Daniel Chapter 1 

Many of us will never have experienced what it is like to be under the regime of those who regard themselves as superior to others. Neither have many of us been under a regime whose purpose is to dominate, humiliate and destroy all that it regards as inferior and unworthy of life. Yet across history and in our world today, there are men and women who have experienced, or are experiencing such evil. One such person was Alfred Huberman, a Polish Jewish survivor of German concentration camps who wrote…

“People don’t know what discomfort really is, what hunger and insecurity and degradation does to you. You weren’t worth anything, you were disposable; they could do anything they like to you.”                                    

                                             Forgotten Voices of the Holocaust, Ed L. Smith, p 328.

Another prisoner under the same regime (George Hartman) who was a teenager at the time wrote…

“One form of resistance in the camps was to remain decent. The object of our imprisonment was, I think, to strip us of our humanity – to vindicate the Nazi stereotype of Untermensch (subhuman). There were many people who remained decent. There were equally many people who were reduced to a level of callousness, even cruelty. I can think of examples of both kinds and experienced both kinds." 

                                       Forgotten Voices of the Holocaust, Ed L. Smith, p 224.
As a forcibly displaced man, the young Daniel is caught up in the might and power of the Babylonian Empire and taken into captivity. The objective of his captors was to totally dominate and indoctrinate Daniel and others in such a way that they would become ambassadors of the Babylonian cause. All across our world today there is the suffering and pain caused by people wanting to use people instead of seeing fellow man as someone made in the image of God (Gen 1:27). Yet all across our world there are also those who continue to stand in the strength and power of God. The tragedy of not knowing who we are in God is seen in the following true story from Japan.

In Japan there are two million people called ‘burakumin’ meaning ‘village people.’ They are regarded as the outcasts in Japan and are ostracized and discriminated against because they are descendants of slaves and servants in the feudal society of the 16-18th centuries. Many of them hide their identity, even from their own children. An entry in a young woman’s diary speaks of the time when she found out that she was actually one of those outcasts…

“October 3rd 1978. Tuesday. It is 3 a.m. Father. I heard and understood what you said to me. I cannot write it down in detail just now…But I now know my history. Flowing in my veins is the blood of those people who suffered discrimination. On this body of mine is engraved the history that can no longer be hidden. Father, why did you not tell me about this before? You must have suffered a lot. Your face, sometimes looking strong, sometimes lonely and sometimes severe, used to startle me. How often I felt hurt. I cried. Father. I did not know what kind of pain you had to carry with you.”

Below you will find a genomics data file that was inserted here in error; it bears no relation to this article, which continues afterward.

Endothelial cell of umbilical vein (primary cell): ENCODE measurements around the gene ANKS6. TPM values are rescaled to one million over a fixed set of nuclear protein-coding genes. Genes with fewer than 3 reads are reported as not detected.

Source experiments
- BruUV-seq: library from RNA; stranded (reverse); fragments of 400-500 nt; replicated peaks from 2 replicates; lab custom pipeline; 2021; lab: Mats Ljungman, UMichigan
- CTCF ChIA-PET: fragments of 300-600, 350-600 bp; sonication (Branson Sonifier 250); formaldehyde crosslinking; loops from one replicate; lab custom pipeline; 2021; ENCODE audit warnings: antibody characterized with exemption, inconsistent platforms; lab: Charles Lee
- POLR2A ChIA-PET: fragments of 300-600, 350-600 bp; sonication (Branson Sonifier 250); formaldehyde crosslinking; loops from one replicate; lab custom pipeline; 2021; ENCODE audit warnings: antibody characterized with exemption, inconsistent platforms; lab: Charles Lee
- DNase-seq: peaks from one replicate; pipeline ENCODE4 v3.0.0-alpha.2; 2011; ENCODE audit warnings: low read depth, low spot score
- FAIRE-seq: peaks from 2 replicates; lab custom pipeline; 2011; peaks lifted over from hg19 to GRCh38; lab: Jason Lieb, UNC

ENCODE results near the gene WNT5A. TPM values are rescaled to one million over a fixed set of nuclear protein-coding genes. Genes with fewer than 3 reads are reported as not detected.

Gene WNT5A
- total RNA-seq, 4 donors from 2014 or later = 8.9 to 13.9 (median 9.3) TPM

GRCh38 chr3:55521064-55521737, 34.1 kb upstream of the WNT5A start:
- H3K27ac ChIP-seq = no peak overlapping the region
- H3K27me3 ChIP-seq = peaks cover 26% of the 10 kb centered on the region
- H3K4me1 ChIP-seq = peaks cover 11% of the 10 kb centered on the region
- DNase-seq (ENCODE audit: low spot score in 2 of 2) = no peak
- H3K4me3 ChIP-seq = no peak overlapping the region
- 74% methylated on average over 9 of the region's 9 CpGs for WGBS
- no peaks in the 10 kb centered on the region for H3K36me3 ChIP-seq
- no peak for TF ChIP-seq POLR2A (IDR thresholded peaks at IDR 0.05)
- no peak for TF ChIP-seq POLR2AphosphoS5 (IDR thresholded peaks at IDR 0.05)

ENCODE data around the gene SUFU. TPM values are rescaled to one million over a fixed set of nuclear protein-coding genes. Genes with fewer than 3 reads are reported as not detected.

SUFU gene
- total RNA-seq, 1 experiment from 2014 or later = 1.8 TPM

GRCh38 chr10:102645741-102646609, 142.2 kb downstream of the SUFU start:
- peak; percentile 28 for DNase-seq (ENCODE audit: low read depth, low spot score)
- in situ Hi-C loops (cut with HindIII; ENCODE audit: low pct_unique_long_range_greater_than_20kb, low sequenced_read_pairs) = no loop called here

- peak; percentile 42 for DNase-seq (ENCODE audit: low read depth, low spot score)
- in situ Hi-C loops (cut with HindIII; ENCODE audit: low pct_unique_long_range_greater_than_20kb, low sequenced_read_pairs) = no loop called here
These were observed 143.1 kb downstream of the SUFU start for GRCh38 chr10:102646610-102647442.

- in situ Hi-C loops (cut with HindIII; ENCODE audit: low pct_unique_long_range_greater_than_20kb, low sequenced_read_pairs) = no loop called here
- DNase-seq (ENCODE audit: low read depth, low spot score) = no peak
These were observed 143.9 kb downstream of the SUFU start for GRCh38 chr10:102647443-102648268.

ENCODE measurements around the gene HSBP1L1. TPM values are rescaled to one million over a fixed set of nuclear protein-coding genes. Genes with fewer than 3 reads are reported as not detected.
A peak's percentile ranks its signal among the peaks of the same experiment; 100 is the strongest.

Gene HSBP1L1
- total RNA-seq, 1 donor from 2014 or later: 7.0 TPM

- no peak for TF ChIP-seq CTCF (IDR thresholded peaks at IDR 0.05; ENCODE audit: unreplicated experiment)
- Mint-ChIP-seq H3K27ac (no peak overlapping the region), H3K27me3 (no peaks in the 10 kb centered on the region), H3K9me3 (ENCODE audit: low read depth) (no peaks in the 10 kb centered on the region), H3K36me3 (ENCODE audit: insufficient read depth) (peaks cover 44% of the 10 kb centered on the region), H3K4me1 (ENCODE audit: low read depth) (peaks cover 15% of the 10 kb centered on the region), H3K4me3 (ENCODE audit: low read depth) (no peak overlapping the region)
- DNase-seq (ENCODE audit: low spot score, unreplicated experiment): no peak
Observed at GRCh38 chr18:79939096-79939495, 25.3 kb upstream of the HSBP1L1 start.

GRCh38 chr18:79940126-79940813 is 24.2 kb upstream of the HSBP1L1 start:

Quoted from, ‘The Crown of Thorns’ by C.S. Song, contained in: Return to Babel, Editors J and P Levison p 92.

What we are like under pressure often reveals what is really going on in our hearts and who we really trust in. Do we trust in the One who knows the stars by name (Ps 147:4) and every hair on our head (Luke 12:7)?   Do we accept our true identity in Him, or do we allow the circumstances we find ourselves in and the experiences we have gone through in life to mould, label and shape us? 

Daniel arrives in Babylon

We cannot imagine what must have been going through Daniel’s mind as he approached Babylon and saw the three-hundred-foot high walls that were to imprison him. Yet Daniel was not alone, for the One who “has established his throne in heaven and whose kingdom extends over everything” (Ps 103:19) was with him. 

“For as the skies are high above the earth, so his loyal love towers over his faithful followers.”

                                                                                            Psalm 103:11

It is impossible to imagine how Daniel felt in being uprooted and marched into a pagan city that dominated the horizon. Yet in seeing Daniel’s openness to the Lord, we realise that Daniel knew that his greatest danger would not be what was around him, but what was within him. As Jesus once said, “What good is it for a man to gain the whole world, and yet lose or forfeit his very self? (Luke 9:25). As we walk through this life, we often depend on what is around us to make us feel good, yet in reality it is the things that are within us that cause us most problems.

“A mother struggles to create the perfect home. Her husband does not help much. She doesn’t tell him how much she resents it, mostly because she’s always been afraid of conflict. She is angry at her children for not being perfect, for not being on track to get into the right school, for not making her look good as a mother. She is angry at her body for aging; feeling attractive has been the one unforced sense of worth in her life, and it is ebbing away. She withdraws. She drinks a little too much. She gossips with her friends about her other friends. She finds ways to fill time. She thinks that her problem is her husband, or her kids, or her age, but it’s not. It is her soul.”

                                                              Dr John Ortberg in Soul Keeping page 45.

The need to slow down